By Alex Lambert
A new study has found that despite the fact that 97 per cent of Canadians rank food choices as important to them, consumers still have many misconceptions about what they eat.
The study, released by agriculture awareness group Farmers Feed Cities, was conducted to find out more about what Canadian consumers’ are eating and why.
“We wanted to learn more about Canadians’ food purchase decisions, and what’s leading them to make these decisions,” Jenny Van Rooy, Farmers Feed Cities Campaign Coordinator, told Humber News.
Information in what’s known as the Informed Food Philosophy Study focuses on what the organization calls two main areas: “hot food issues” such as organic foods, buying local and genetically-modified food, and “farm-related misconceptions.”
“Consumers are connected with farms three times a day whether they like it or not and the amount that they know about it is astonishingly minute,” said Van Rooy.
Free run versus free range
One common misconception among Canadian consumers outlined in the release involves eggs.
Canadians tend to confuse free run eggs with free range, assuming chickens can roam around outside, which is only true for free range, the report says.
Another place where the report found a lack of knowledge by Canadian consumers is regarding food inspections. Only 66 per cent surveyed said they were aware that meat and milk products sold in Canada must first pass inspection.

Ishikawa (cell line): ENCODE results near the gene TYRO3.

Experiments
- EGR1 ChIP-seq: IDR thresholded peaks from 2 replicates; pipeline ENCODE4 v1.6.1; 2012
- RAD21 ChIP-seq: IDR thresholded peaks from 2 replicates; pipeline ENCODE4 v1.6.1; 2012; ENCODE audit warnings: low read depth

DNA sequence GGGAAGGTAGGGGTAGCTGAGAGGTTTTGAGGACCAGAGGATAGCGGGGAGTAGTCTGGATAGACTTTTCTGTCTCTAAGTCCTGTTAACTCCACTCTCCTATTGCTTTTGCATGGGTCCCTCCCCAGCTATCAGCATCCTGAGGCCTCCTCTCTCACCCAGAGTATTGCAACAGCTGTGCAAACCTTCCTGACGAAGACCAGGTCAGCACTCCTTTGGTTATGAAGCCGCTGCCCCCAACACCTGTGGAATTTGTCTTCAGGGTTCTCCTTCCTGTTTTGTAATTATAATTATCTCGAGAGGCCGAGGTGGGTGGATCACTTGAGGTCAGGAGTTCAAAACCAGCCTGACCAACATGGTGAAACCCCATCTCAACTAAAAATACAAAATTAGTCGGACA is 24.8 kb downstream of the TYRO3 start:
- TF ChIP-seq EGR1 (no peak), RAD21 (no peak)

Nearly 70 per cent said they believe that livestock contain large amounts of artificial hormones, vaccines and antibiotics, even though the Canadian Food Inspection Agency only accepts the use of these compounds while animals are sick, and tests food for these substances before they can be sold in Canada.
When it comes to genetically-modified foods, only 41 per cent of respondents believe these foods are safe to consume, despite the fact that like all other food sold in Canada, these products must meet food inspection standards.
Knowledge isn’t there
But among many Canadians, the knowledge of food inspection just isn’t there.
According to a study prepared for the Canadian Food Inspection Agency, only 46 per cent of those surveyed knew that foods sold in Canada must pass inspection, with 8 per cent unsure.
What’s more, 18 per cent of those surveyed said they had not heard of the Canadian Food Inspection Agency before being surveyed, with 1 per cent of respondents unsure if they’ve previously heard of it.